Jeane and her son Kalebe are from Tabatinga, a Ribeirinho “river people” village, in the Brazilian Amazon. When Kalebe was born with a bilateral cleft lip, Jeane said that she was surprised. She was just happy that he was alive. The pregnancy had many complications and Kalebe had barely survived.
Jeane was concerned that her son wouldn’t be able to access medical services in her remote village, but village local health services assured her that she could take Kalebe to the city of Manaus for treatment when he was three months old. However; the family waited for more than two years – it seemed that the village health services had forgotten about them.
After two long years of waiting, Jeane found out about Smile Train partner Hospital Geral Benjamin Constant doing year-round free cleft surgery. Jeane immediately made arrangements to take Kalebe to the hospital and Smile Train helped to provide free transportation to get them there.
The only way for Jeane and Kalebe to get to Smile Train’s partner hospital from their remote village was on a three hour speed boat ride. During the trip, Jeane admitted she would cry all night long from the anxiety of not being able to get Kalebe the help he needed. Her biggest concern was that people would not accept her son; worse, that they’d make unkind remarks and jokes at his expense.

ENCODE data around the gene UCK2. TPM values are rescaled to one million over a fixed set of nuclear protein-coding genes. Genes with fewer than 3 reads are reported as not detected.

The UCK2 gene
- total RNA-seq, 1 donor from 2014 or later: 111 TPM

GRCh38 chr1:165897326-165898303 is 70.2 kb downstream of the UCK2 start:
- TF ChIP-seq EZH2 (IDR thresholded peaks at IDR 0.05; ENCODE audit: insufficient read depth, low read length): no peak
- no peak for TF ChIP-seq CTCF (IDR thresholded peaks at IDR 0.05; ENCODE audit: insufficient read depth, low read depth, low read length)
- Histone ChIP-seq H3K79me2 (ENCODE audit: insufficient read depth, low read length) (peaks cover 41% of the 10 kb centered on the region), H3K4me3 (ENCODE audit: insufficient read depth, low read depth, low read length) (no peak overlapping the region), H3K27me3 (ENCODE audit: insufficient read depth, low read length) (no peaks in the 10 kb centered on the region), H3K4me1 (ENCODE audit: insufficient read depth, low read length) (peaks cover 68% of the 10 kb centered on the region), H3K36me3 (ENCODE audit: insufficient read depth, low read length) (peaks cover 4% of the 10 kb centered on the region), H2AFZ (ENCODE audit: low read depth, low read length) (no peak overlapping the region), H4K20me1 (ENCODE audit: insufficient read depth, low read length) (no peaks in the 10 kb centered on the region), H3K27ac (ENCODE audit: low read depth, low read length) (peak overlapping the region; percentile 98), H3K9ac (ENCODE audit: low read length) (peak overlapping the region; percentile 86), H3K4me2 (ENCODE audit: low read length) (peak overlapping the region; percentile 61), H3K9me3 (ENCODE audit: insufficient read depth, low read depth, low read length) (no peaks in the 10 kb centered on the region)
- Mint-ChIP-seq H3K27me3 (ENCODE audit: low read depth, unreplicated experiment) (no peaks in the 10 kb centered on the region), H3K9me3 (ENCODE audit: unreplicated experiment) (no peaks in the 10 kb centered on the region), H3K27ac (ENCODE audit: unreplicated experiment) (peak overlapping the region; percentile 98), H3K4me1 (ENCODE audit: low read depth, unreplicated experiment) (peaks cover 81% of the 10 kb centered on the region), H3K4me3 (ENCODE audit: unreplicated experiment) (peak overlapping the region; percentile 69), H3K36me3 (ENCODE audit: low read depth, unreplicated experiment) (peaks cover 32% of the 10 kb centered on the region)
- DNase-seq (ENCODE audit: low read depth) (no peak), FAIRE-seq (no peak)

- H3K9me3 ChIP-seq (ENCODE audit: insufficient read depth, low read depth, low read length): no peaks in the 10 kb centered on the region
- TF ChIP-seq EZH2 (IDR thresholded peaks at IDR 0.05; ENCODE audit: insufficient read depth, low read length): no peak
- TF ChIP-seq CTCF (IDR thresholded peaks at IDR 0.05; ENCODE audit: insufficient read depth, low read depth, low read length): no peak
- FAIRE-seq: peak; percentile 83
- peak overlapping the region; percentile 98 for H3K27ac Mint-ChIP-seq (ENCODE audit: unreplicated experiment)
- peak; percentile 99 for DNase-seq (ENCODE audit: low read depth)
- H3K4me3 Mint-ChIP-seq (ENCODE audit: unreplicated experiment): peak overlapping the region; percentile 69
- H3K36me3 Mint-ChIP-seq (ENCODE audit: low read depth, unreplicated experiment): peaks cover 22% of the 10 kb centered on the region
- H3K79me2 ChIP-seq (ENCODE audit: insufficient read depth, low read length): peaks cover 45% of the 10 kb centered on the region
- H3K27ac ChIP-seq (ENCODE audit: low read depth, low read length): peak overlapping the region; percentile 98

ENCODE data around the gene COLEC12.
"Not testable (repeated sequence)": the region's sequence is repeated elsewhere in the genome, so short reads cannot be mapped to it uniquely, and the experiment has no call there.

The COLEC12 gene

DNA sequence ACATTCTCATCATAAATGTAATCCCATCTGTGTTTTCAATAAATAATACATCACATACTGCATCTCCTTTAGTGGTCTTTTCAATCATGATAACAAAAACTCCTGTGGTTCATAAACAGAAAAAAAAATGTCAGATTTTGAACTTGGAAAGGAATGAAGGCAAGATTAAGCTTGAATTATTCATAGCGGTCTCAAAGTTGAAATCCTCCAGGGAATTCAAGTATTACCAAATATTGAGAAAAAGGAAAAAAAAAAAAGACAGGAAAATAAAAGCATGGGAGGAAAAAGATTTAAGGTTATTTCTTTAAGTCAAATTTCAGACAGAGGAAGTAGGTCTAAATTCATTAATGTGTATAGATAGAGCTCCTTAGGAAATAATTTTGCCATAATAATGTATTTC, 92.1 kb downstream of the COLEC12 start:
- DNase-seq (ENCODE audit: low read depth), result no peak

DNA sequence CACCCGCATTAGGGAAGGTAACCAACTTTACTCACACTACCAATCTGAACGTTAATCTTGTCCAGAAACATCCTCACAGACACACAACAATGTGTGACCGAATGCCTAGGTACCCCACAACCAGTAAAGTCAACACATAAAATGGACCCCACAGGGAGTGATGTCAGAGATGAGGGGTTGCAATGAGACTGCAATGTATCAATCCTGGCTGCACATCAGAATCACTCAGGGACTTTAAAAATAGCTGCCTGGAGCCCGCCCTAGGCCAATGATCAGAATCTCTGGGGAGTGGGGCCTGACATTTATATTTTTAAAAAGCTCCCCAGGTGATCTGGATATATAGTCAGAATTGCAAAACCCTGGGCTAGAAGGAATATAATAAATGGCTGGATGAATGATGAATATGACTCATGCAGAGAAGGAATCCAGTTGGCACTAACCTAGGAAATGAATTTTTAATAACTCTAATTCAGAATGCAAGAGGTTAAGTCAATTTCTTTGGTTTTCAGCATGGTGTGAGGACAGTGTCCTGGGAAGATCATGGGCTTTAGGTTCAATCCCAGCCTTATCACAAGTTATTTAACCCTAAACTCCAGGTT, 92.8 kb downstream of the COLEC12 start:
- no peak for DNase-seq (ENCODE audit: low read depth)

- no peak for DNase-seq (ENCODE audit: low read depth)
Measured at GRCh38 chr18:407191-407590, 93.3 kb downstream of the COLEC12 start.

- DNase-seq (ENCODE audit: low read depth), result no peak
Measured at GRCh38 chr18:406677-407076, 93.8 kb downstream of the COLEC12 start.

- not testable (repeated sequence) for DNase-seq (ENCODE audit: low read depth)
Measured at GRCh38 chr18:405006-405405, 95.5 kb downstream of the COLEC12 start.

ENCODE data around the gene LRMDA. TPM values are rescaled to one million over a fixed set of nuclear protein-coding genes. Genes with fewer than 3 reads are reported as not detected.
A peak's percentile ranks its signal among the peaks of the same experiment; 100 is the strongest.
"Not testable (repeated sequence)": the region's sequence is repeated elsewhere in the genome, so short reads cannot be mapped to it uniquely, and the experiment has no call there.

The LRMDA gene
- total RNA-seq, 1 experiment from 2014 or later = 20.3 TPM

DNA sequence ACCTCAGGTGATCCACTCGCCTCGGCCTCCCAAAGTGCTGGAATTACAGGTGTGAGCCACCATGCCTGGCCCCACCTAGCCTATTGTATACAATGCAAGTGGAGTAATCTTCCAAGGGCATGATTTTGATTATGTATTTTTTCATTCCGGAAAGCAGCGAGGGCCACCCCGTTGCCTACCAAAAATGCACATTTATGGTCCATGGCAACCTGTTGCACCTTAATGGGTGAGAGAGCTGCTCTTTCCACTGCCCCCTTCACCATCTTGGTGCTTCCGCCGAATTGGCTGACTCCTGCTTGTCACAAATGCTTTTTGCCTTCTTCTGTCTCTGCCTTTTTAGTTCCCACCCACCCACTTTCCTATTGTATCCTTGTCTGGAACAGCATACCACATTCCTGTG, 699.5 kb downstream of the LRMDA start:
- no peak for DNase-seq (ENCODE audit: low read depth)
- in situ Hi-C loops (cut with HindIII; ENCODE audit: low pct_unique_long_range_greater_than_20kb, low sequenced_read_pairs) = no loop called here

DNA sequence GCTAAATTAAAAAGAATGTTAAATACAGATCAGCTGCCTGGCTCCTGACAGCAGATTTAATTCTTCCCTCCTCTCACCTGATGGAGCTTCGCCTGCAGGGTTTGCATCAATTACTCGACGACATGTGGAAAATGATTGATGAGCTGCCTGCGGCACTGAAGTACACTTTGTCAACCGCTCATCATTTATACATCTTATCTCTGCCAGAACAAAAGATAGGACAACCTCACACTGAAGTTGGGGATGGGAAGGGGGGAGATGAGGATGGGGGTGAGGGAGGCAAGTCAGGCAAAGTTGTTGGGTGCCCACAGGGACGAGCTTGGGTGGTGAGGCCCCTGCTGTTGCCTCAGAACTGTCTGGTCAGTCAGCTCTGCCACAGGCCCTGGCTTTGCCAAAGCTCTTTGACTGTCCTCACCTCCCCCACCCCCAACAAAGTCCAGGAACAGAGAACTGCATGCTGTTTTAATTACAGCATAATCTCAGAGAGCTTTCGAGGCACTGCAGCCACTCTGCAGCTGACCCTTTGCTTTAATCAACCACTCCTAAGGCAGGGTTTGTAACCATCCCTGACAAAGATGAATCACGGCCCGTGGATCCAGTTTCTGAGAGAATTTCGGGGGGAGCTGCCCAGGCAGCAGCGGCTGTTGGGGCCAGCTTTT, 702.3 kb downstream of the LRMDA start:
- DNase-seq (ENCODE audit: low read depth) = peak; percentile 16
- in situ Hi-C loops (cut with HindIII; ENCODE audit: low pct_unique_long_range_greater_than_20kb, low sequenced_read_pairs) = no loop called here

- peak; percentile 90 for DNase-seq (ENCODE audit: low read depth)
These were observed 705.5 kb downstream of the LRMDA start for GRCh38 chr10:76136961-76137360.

Once Jeane saw the local doctors greeting them from Benjamin Constant all of her anxiety disappeared. She felt extremely happy that the day had finally come for Kalebe to get help and her eyes filled with tears. After years of waiting Jeane finally felt reassured that her son was in good hands.
Smile Train’s local partner surgeon Dr Sá spoke with Jeane as part of his efforts to evaluate Kalebe’s health and his readiness for surgery.
Jeane admires her son’s face once the surgery is over, and smiles quietly to herself. She is delighted with the results.
As Kalebe’s great-grandfather comes to admire him back home in Tabatinga, Jeane says that she and her family are pleased with the progress that he’s been making following his surgery. They are relieved that people will now look at him in a new light, and that they’ll accept him for who he is.
She says, “Holding him now, I feel so very happy,” Jeane adds that she hopes that Kalebe will one day become a doctor. “I would love it if he could give the same opportunity to others that he’s just received,” she explains.
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